Inflammatory bowel disease: Pathology review

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Inflammatory bowel disease: Pathology review

Gastrointestinal system

Peritoneum and peritoneal cavity disorders




Inflammatory bowel disease: Pathology review

USMLE® Step 1 questions

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USMLE® Step 1 style questions USMLE

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A 32-year-old man comes to the office with complaints of pain in the hip joint and stiffness in the lower back for the past month. The symptoms are worse in the morning and improve with activity and exercise. Review of systems reveals intermittent abdominal pain and frequent episodes of small-volume bloody diarrhea for the last 3 months. He tried over-the-counter analgesics, which helped the joint pain but made the diarrhea worse. He does not have any pain with urination and has not traveled recently. The remainder of his history is noncontributory. Vitals are within normal limits. BMI is 22 kg/m2. Physical examination shows mild tenderness in the hip joints and limited spinal flexion. Laboratory analysis is shown below:

 Laboratory value  Results 
 Complete blood count 
 Hemoglobin  9.8 g/dL 
 Platelet count  460,000/mm3 
 Leukocyte count  8,000/mm3 

Plain radiographs show signs of sacroiliac joint inflammation. Which of the following is the most likely cause of this patient’s joint pain?  


Alex is a 21 year old college student who has a 2 month history of frequent episodes of abdominal pain and bloody diarrhea. Chris is also a 21 year old college student with painful ulcers in the mouth, intermittent abdominal pain, and non-bloody diarrhea that’s been going on for years. In addition, Chris has a history of recurrent kidney stones.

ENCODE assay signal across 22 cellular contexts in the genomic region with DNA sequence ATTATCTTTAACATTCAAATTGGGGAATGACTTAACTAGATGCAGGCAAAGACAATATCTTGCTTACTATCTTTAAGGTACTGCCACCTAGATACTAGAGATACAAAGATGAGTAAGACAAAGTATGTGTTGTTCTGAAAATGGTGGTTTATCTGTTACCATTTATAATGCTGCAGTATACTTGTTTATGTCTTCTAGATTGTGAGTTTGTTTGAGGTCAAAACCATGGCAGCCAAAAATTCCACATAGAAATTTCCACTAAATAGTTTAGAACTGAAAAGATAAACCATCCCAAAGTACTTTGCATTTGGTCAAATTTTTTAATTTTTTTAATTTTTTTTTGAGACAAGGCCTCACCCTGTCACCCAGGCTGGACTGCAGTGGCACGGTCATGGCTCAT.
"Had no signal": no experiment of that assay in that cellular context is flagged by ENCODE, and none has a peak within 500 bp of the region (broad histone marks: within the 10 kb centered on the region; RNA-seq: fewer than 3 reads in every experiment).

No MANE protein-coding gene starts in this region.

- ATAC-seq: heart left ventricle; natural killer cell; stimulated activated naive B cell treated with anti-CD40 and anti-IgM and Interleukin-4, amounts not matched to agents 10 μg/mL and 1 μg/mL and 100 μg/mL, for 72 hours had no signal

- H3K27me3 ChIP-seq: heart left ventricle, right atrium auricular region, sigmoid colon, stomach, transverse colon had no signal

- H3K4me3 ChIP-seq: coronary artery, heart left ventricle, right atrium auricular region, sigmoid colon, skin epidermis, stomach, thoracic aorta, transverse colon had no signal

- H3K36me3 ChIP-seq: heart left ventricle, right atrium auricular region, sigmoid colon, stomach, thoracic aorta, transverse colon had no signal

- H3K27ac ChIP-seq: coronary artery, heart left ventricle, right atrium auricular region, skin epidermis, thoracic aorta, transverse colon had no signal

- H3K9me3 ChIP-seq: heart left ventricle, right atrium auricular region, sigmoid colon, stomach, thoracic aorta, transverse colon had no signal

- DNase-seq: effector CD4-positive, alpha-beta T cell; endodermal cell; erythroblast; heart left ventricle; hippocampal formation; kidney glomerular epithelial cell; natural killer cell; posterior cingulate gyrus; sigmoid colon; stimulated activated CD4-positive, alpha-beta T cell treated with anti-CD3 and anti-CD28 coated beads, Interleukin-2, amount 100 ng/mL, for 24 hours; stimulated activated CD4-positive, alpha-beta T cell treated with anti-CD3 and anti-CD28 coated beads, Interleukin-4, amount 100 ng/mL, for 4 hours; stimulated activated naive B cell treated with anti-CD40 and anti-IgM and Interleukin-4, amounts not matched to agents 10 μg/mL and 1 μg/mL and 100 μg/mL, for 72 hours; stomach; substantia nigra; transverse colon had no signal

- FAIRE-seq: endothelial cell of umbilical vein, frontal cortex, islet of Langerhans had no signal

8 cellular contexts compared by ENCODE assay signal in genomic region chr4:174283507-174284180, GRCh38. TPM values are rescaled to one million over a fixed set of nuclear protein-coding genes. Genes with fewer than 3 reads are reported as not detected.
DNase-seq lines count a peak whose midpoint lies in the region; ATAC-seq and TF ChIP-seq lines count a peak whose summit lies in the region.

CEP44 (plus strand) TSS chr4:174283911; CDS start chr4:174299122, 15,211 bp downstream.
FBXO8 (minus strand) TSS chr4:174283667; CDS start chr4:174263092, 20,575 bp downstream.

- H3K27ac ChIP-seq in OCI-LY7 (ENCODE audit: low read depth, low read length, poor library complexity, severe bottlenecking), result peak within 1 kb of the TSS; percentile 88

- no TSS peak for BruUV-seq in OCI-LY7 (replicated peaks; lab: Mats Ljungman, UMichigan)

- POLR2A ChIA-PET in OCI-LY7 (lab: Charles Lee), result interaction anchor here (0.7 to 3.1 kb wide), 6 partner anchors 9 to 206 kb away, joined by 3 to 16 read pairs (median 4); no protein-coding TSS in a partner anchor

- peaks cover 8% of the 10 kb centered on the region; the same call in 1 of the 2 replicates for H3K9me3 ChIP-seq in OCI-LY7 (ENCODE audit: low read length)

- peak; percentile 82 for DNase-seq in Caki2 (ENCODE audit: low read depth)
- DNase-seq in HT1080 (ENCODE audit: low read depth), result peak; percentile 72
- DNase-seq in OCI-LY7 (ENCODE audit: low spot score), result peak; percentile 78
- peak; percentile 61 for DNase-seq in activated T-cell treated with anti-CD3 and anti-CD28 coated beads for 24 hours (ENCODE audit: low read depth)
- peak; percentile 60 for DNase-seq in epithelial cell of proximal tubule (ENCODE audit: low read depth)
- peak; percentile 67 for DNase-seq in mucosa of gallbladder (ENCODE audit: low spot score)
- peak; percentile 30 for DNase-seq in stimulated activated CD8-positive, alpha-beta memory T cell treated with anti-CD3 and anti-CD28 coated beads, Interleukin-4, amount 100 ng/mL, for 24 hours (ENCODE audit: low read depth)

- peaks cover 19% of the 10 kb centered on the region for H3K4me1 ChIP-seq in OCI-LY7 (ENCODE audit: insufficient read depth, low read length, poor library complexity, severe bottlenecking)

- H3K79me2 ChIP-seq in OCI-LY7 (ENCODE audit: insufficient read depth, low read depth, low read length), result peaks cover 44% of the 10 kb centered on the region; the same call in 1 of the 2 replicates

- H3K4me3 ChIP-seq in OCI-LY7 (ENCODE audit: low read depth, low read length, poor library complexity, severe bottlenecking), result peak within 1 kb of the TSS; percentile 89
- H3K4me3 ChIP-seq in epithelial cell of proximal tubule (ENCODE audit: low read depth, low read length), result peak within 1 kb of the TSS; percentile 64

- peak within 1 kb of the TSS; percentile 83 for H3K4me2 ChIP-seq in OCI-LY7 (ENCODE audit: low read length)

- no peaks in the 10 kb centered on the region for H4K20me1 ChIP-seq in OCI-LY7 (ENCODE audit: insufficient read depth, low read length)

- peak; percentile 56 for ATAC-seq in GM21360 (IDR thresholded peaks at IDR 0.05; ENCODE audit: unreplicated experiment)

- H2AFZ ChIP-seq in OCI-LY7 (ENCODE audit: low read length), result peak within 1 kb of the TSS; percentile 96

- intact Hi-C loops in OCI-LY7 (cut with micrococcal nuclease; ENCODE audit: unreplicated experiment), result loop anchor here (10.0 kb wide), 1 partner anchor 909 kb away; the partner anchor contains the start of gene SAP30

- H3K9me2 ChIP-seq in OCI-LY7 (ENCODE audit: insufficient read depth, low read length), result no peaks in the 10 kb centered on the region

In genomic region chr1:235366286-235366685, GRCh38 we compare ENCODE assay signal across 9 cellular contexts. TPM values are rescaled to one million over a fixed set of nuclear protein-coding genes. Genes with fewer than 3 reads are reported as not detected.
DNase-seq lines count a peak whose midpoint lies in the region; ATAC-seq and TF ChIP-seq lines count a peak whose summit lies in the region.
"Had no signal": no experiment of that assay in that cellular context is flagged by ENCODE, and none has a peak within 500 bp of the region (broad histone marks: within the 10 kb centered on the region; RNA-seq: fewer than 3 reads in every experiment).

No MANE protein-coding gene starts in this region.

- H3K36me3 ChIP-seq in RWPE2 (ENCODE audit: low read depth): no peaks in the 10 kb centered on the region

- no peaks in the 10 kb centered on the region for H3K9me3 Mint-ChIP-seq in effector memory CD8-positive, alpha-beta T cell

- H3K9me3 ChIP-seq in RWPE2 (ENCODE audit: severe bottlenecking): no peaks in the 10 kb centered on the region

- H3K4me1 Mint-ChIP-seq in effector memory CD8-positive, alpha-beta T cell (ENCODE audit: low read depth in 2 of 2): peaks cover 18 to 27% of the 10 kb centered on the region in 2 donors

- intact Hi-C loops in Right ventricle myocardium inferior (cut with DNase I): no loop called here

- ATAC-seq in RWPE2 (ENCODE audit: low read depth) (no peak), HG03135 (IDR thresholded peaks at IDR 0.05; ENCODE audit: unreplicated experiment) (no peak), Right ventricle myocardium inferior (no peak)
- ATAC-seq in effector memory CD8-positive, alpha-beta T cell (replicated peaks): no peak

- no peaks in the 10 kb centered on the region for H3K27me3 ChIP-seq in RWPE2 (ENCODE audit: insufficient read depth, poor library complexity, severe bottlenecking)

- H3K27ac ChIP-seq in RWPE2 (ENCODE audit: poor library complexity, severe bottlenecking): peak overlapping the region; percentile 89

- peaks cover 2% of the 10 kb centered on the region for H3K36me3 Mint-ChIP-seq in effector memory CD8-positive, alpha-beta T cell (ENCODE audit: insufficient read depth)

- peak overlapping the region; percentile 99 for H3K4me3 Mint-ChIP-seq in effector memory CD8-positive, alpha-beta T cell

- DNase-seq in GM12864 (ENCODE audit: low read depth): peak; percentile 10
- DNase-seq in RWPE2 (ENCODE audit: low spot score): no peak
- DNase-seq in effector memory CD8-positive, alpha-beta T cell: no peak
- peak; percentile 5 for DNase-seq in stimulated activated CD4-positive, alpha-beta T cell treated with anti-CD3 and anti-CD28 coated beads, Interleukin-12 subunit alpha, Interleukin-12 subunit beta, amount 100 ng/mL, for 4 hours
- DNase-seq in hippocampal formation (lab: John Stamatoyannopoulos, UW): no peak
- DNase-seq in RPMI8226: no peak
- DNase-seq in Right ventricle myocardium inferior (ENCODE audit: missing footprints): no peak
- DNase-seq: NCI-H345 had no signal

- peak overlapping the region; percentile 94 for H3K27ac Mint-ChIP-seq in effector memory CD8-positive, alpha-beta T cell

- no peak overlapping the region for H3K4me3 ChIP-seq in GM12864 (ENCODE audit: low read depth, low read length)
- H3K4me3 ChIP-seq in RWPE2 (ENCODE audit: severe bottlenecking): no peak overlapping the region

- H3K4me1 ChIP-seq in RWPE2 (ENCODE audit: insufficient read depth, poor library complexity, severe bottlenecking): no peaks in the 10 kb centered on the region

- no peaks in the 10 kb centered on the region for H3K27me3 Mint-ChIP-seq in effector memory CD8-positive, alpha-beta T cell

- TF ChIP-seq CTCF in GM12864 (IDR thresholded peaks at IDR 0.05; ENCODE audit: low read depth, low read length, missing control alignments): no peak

After careful examination, colonoscopy is ordered in both cases. In Alex’s case, there’s circumferential inflammation that’s continuous throughout an entire section of the rectum and colon. On the other hand, in Chris’ case, there are linear patches of damaged colon with normal mucosa in between, and the rectum is not involved.

Alex and Chris both have inflammatory bowel disease or IBD, which is characterized by chronic gastrointestinal tract inflammation due to autoimmune reactions, as well as systemic symptoms like fatigue, fever and unintentional weight loss. IBD typically has its onset before the age of 30. The exact cause is unknown, but there’s definitely a genetic component because it runs in families. Now, there are two types of IBD - Crohn’s disease and ulcerative colitis.

Okay, now let’s look at each specific disease, starting with Crohn’s disease, which is mostly caused by an abnormal Th1 cellular response, and a known risk factor is smoking. In Crohn’s disease, the inflammation can pop up anywhere in the GI tract, from the mouth to the anus, but the rectum is often spared. It tends to be most severe at the terminal ileum.

Gastrointestinal symptoms include crampy abdominal pain, watery diarrhea that may or may not be bloody, and sometimes malabsorption symptoms like malnutrition, steatorrhea, or B12 deficiency. A very frequent finding to keep in mind are aphthous ulcers in the mouth. Some individuals may also present esophageal involvement, with odynophagia and dysphagia.


  1. "Robbins Basic Pathology" Elsevier (2017)
  2. "Harrison's Principles of Internal Medicine, Twentieth Edition (Vol.1 & Vol.2)" McGraw-Hill Education / Medical (2018)
  3. "First Aid for the USMLE Step 1 2018, 28th Edition" McGraw-Hill Education / Medical (2017)

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